Older not as viable seeds show a higher germination rate after a H2O2 treatment.
Many recipes and length of soaking have been tried and have worked.1 fluid ounce (30ml) of 3-percent hydrogen peroxide to 1 pint (475 ml) of water with a soak period of 12 to 18 hours has been successful. Various experiments suggest that a solution of between 6% to 9% is effective and soak periods of a half hour to 24 hours have worked. I guess it depends on the seed, how old it is, how tough the seed coat is, temperature and type of plant. Shorter soak for higher concentrations work.
After soaking, rinse your seed and plant.
Other research has tested regular bleach solution and found that it was also effective in improving germination. It also had the effect of killing disease organisms that infected the seed. They were using 50% household bleach. (Be careful, bleach is nasty.)
Is there enough or too much moisture?
The title says it all. If there is not enough moisture, the seeds will not germinate. If there is too much then the seeds might suffocate, and drown, or rot, or they will come up but the seedlings will damp off and rot. Most plants unless they are water plants, don't want saturated ground. It's ok while you are watering but the ground should be able to drain nicely, leaving the roots moist but not wet, and allowing air to come into the soil.
Some plants that live in water or in swampy conditions actually like to be wet. In this case the low oxygen level of the water is not a problem but a requirement. If you are trying to grow them then try to imitate their natural environment.
Desert plants however like to have nice moist conditions to start off. That's why deserts seem to instantly come in bloom after a rain. After the seedling are established of course they should be kept dryer.
Is the seed getting enough air/oxygen?
Seeds need oxygen to change their chemical composition in the process of germinating and respiration. In saturated soils, or soil that has compacted, seeds don't get enough oxygen and germination is slower, or completely inhibited. Carbon dioxide is a by product of seed respiration and must be dispersed out. If it accumulates then the seed does not do as well.
If you plant your seeds in a nice fluffy soil but over water, you might cause your soil to compact and even though you started with nice texture, you quickly end up with a dense mass that does not easily allow for gas exchange, oxygen to get in and Carbon Dioxide to get out.
This is one of the reasons professional growers will often start their seeds in a mostly peat soil. It drains well but retains moisture, does not compact so the seed and little plant gets lots of air, and can be pasteurized to help prevent damping off. The nice texture allows the little roots to spread easily. It is not fertile and can be quite acid so this needs to be considered but peat growing medium is a very successful material in which to start your seeds.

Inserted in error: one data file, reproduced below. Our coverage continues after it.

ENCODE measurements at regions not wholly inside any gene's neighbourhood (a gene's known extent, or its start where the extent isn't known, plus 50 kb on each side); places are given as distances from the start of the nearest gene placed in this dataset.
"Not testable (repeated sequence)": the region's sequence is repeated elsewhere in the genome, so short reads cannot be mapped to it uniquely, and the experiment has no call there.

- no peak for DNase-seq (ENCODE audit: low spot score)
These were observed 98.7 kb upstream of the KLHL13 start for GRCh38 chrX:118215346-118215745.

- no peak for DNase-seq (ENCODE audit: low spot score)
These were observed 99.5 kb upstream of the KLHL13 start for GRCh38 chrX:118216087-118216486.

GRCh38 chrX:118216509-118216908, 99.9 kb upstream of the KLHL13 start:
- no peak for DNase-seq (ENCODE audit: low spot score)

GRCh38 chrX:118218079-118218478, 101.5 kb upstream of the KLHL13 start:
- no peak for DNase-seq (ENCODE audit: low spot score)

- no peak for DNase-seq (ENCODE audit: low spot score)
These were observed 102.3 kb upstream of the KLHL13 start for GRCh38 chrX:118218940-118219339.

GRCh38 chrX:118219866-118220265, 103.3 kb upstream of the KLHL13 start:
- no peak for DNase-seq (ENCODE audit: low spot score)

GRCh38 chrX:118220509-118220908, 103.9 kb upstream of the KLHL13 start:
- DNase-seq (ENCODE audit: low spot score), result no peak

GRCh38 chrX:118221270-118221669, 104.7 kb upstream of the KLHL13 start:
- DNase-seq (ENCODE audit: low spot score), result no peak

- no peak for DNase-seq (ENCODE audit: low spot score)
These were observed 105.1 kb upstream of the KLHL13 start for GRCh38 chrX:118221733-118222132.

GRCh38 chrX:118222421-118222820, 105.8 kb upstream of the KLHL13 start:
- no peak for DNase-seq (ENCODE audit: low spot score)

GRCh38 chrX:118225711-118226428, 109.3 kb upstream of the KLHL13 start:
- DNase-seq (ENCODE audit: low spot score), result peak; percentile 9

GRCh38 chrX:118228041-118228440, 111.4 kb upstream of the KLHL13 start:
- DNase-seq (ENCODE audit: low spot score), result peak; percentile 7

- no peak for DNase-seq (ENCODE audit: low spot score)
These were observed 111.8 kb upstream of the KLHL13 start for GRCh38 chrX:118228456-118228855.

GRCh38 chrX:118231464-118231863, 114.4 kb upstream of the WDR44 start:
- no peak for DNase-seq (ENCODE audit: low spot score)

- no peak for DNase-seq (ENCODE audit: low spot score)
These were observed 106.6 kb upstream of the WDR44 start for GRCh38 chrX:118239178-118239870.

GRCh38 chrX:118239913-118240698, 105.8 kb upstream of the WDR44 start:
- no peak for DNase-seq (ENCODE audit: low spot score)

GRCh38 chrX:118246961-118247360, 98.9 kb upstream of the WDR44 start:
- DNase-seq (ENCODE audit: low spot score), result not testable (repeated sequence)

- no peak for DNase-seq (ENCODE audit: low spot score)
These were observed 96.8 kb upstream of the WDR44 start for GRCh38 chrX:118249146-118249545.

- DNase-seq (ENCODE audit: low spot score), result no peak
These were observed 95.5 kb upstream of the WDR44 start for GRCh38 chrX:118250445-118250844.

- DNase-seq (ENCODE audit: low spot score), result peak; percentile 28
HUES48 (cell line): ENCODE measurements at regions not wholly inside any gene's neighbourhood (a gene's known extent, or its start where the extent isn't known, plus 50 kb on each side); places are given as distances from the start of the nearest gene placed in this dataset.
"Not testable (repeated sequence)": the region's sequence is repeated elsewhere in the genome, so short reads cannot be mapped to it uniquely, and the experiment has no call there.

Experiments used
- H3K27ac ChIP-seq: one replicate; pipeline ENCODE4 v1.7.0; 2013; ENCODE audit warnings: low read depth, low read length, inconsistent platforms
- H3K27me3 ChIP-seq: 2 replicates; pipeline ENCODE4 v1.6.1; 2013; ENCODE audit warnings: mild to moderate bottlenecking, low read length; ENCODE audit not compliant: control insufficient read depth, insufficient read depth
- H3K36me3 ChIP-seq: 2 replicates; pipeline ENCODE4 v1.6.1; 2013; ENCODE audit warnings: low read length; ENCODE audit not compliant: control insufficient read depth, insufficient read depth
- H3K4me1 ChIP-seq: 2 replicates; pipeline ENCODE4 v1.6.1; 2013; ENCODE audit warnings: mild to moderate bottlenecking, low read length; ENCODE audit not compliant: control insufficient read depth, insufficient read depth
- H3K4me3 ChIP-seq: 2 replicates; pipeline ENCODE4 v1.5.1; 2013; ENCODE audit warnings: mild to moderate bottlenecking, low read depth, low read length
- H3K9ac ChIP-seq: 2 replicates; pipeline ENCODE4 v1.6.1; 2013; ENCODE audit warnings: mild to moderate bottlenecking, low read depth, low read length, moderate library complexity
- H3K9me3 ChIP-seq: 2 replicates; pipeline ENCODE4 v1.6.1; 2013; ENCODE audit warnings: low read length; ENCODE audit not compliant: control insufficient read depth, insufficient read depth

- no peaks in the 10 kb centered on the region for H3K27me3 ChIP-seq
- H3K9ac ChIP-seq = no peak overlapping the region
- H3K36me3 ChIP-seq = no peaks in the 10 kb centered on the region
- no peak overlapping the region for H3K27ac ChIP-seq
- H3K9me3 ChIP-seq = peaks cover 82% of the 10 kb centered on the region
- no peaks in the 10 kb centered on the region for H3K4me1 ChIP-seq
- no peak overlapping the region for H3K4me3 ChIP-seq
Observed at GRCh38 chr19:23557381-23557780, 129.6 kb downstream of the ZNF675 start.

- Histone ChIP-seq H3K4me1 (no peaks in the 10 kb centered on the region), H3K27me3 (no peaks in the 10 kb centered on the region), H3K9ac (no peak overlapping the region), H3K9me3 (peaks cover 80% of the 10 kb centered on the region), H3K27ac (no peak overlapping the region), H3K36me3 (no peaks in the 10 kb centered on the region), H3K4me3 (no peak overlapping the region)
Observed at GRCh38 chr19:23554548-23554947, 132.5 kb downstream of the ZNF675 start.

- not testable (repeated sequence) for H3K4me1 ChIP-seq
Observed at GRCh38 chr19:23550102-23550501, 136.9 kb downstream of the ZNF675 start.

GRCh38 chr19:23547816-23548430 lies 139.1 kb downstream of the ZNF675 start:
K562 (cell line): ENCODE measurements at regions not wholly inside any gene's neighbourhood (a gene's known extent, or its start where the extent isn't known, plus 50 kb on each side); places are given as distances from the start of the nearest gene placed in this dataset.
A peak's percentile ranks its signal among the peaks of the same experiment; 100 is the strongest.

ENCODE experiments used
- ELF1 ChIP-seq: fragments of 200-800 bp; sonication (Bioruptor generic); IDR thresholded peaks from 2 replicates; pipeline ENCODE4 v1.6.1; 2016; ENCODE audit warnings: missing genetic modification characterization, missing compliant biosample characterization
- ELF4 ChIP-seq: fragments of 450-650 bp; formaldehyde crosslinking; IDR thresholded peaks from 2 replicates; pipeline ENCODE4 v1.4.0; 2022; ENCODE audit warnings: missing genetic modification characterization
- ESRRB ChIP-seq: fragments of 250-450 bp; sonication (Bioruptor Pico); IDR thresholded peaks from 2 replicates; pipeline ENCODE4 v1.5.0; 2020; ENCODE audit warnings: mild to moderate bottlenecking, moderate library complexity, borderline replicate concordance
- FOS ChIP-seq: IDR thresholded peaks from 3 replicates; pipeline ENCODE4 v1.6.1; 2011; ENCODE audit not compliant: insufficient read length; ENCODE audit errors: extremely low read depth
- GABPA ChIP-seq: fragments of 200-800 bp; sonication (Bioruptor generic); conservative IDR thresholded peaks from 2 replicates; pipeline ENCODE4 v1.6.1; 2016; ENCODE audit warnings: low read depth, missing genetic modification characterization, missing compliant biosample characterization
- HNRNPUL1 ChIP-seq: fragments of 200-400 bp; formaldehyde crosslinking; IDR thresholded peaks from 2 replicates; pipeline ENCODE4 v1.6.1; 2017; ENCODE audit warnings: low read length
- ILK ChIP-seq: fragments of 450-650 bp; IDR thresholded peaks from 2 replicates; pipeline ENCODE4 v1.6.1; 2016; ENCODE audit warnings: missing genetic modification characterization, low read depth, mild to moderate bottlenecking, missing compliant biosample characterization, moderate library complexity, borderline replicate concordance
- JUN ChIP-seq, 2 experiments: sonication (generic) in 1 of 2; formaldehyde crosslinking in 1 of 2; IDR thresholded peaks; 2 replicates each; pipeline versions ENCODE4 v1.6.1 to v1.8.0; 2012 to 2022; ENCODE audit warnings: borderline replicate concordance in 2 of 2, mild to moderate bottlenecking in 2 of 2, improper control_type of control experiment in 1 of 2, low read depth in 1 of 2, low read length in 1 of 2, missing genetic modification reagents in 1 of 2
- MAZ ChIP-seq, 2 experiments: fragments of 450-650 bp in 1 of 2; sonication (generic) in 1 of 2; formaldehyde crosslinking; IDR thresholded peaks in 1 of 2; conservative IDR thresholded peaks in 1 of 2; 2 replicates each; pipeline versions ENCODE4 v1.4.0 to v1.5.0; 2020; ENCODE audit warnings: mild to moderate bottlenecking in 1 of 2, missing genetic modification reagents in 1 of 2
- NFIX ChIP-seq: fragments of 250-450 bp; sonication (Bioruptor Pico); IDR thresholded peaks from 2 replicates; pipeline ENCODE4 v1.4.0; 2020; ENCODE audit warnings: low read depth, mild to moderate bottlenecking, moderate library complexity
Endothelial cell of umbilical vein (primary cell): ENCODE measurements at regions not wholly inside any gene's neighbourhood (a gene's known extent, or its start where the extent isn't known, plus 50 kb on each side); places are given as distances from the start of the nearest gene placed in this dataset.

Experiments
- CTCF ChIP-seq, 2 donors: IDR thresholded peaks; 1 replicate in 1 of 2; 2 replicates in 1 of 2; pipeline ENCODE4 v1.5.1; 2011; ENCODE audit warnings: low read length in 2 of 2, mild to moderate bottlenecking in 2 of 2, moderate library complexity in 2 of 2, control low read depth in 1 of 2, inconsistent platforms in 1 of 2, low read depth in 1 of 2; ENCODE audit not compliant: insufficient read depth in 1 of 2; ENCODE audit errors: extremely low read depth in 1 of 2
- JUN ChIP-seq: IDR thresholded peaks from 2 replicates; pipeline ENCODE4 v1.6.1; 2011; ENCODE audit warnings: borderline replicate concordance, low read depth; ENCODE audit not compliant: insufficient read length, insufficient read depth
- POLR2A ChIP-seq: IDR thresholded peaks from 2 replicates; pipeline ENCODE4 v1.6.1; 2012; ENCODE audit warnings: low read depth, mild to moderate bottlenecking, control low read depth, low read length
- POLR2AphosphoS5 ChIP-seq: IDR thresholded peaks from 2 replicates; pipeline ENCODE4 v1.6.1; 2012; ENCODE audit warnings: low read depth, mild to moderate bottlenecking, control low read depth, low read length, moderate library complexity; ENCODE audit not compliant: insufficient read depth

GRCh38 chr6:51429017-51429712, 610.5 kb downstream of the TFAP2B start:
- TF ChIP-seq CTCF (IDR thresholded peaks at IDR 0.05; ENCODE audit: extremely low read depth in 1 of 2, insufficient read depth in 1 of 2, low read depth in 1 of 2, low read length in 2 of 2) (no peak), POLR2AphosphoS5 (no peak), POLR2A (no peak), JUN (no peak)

Sand used to be quite a popular starting medium for similar reasons. It does not hold water very well but seeds will come up nicely in it.An article from Gardening Know How on soil-less seed mixes
Does the seed need light to germinate or must it be in the dark?
It took me years to figure out why coleus did not want to germinate for me. I would plant them and a few might germinate but mostly they were a total failure. Eventually I got around to reading the back of the packet. The seed needs light before it germinates and I was very diligently and carefully covering my seeds.
If you look at seed packets, the instructions will direct you to press the seeds onto the ground, or cover very lightly. In those cases the seeds need light to germinate.
When seeds need light to germinate the issue becomes one of keeping the seeds moist enough for it to germinate without shading too much. Often a loose piece of plastic or a cloche or small enclosed plastic container works well. The bags used for produce in the grocery store work well to enclose small pots as long as there is some holes punched in them. I used bamboo skewers to keep the plastic supported. Seeds needs to be kept moist but not wet and there is the danger your seed will get mouldy so there must be some ventilation. Otherwise no great difficulty once you've figured this out.
Often plants that self sow will want light to germinate.
Many plants need light to germinate: Ageratum, Anise Hyssop, Balloon Flower, Begonia, Browallia, Coleus, Columbine, Gailardia, Geranium, Impatiens, Lettuce, Lobelia, Nicotiana, Nigella, Osteospermum, Petunias, Poppies, Savory, Shasta Daisies, Shiso (perilla), Snapdragons, Sweet Alyssum
Some plants that are listed as requiring light to germinate are quite tolerant and even though they prefer light, they will still come up in the dark, but not as well.
When I don't know, I plant some seeds covered and some just pushed onto the soil and let them figure it out. It's easy to pinch off the extra plants if too many come up.